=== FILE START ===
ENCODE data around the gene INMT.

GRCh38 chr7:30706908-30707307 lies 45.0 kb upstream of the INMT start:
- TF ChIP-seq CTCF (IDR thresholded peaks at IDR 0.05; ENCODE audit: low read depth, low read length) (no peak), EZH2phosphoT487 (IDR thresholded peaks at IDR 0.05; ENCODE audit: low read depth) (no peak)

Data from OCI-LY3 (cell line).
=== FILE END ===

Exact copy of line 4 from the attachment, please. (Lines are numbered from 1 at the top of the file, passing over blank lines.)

Data from OCI-LY3 (cell line).